Global forest fragmentation, agricultural expansion and concentrated livestock production are creating 'hot spots' favourable for bats that carry coronaviruses, where conditions are ripe for the diseases to jump from bats to humans, a new study has revealed.
While the exact origins of the SARS-CoV-2 virus remain unclear, scientists believe that the disease most likely emerged when a virus that infects horseshoe bats was able to jump to humans, either directly through wildlife-to-human contact, or indirectly by first infecting an intermediate animal host, such as the pangolin, sometimes known as the scaly anteater.
Horseshoe bats are known to carry a variety of coronaviruses, including strains that are genetically similar to ones that cause COVID-19 and severe acute respiratory syndrome (SARS).
The horseshoe bat's range extends from Western Europe through Southeast Asia.
By identifying areas of forest fragmentation, human settlement and agricultural and livestock production, and comparing these to known horseshoe bat habitats, scientists identified potential hot spots where habitat is favourable for these bat species, and where these so-called zoonotic viruses could potentially jump from bats to humans.
The analysis also identified locations that could become easily become hot spots with changes in land use.
Most of the current hot spots are clustered in China, where a growing demand for meat products has driven the expansion of large-scale, industrial livestock farming.
Concentrated livestock production is particularly concerning because the practice brings together large populations of genetically similar, often immune-suppressed animals that are highly vulnerable to disease outbreaks, researchers said.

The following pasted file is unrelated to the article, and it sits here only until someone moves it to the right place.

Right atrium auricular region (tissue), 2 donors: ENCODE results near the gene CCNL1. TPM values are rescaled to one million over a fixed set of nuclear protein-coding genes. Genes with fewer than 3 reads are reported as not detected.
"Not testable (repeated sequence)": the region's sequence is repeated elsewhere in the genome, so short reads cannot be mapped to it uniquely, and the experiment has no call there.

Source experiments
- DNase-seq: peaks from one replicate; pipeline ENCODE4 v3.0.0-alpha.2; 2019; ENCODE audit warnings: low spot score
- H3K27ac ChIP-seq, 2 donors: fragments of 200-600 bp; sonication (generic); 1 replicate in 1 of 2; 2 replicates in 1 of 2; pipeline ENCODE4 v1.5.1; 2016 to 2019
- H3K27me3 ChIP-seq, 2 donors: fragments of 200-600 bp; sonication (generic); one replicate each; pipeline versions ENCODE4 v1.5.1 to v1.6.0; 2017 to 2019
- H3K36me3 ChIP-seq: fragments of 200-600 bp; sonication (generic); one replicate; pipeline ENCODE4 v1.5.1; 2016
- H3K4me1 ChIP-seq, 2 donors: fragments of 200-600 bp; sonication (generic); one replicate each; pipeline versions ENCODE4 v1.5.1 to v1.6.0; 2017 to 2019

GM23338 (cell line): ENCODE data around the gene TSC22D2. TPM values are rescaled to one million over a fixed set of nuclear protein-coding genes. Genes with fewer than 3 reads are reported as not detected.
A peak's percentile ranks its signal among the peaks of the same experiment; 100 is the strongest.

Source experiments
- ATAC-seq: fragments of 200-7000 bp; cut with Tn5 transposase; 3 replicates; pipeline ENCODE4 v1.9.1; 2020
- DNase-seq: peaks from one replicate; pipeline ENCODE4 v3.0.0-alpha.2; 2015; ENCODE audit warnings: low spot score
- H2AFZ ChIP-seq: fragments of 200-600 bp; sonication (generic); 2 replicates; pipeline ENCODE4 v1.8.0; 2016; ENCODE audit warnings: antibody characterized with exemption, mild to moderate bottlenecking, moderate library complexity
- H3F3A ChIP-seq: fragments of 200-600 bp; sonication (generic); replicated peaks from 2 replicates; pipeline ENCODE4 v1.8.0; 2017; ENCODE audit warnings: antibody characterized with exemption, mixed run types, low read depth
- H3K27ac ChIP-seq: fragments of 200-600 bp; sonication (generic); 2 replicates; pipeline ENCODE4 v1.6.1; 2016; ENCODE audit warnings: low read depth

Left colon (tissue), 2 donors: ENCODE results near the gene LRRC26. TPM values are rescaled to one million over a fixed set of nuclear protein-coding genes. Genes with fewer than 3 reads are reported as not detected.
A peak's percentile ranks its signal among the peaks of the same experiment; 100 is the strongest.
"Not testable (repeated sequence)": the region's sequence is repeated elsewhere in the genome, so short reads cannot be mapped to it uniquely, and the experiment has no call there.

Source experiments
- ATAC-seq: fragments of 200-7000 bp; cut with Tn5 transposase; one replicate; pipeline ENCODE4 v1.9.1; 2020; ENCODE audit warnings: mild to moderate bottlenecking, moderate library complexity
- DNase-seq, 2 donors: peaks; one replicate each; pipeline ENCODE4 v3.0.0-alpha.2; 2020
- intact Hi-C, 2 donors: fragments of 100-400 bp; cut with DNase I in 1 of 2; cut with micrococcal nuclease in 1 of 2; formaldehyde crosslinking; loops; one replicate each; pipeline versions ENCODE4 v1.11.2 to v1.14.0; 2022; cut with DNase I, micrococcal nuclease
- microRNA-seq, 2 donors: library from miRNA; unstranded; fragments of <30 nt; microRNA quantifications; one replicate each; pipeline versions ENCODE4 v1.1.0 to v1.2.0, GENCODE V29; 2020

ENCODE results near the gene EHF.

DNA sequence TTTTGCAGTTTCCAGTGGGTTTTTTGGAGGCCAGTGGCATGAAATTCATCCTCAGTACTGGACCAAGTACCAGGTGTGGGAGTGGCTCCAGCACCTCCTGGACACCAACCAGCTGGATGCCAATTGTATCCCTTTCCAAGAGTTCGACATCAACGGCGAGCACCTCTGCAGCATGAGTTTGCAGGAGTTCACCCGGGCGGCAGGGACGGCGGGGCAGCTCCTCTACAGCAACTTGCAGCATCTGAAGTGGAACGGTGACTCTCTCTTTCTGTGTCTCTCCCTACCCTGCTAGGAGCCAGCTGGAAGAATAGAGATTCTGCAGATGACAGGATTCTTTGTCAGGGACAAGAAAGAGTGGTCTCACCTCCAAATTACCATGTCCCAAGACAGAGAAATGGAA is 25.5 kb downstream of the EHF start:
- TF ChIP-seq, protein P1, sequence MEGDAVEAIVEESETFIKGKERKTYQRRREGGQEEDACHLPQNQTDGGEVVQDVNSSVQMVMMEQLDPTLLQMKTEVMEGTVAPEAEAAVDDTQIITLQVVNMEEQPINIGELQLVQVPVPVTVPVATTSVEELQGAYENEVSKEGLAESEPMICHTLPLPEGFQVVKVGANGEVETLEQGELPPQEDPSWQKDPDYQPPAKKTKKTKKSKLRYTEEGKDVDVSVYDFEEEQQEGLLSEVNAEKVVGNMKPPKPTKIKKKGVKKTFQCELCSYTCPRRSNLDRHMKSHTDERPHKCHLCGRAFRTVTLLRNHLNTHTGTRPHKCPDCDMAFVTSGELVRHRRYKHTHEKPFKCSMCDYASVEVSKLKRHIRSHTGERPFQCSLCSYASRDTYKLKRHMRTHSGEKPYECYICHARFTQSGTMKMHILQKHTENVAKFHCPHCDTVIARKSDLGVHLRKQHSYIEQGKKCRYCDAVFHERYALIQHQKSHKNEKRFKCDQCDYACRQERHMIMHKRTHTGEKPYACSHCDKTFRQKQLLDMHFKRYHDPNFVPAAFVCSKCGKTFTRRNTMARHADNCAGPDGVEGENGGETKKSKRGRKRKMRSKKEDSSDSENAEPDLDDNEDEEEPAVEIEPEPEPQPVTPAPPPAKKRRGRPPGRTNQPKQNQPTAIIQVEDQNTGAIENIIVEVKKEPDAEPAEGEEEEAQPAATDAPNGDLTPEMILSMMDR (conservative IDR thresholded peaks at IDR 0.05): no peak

The analysis also found that parts of Japan, the north Philippines and China south of Shanghai are at risk of becoming hot spots with further forest fragmentation, while parts of Indochina and Thailand may transition into hot spots with increases in livestock production.
While China has been a leader in tree planting and other greening efforts over the past two decades, many of the trees have been planted in discontinuous land areas or forest fragments. To tilt the ecological balance back in favour of specialist species, creating continuous areas of forest cover and wildlife corridors are more important than increasing total tree cover.
Human health is intertwined with environmental health and also animal health.
The study is one of the first to connect the dots and really drill down into the geographic data on land use to see how humans are coming into contact with species that might be carriers.
(Inputs from ANI)